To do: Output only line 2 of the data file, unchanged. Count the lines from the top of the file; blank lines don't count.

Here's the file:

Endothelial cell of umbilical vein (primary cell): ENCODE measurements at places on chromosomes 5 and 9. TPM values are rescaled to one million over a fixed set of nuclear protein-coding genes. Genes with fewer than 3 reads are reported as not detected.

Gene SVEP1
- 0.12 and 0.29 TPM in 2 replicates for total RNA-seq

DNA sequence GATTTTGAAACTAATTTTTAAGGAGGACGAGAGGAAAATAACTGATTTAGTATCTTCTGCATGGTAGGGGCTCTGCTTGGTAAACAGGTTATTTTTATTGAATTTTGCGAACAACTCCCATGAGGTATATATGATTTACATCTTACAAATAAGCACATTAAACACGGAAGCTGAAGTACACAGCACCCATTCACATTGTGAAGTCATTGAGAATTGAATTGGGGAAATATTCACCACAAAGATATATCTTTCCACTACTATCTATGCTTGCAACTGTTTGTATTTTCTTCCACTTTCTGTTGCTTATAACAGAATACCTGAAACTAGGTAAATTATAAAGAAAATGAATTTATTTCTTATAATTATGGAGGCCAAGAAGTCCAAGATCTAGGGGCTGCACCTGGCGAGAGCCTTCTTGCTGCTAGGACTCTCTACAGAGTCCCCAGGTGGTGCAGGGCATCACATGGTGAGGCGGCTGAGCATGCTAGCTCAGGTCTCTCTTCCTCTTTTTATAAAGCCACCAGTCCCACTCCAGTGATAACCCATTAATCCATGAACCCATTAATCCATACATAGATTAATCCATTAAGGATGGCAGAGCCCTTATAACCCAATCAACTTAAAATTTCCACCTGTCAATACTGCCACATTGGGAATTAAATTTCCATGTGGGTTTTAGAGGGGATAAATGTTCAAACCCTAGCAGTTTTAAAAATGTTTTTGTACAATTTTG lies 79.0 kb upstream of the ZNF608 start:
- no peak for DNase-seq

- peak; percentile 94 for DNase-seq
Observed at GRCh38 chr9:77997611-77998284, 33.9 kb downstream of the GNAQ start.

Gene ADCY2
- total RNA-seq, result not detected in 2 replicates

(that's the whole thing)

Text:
Gene SVEP1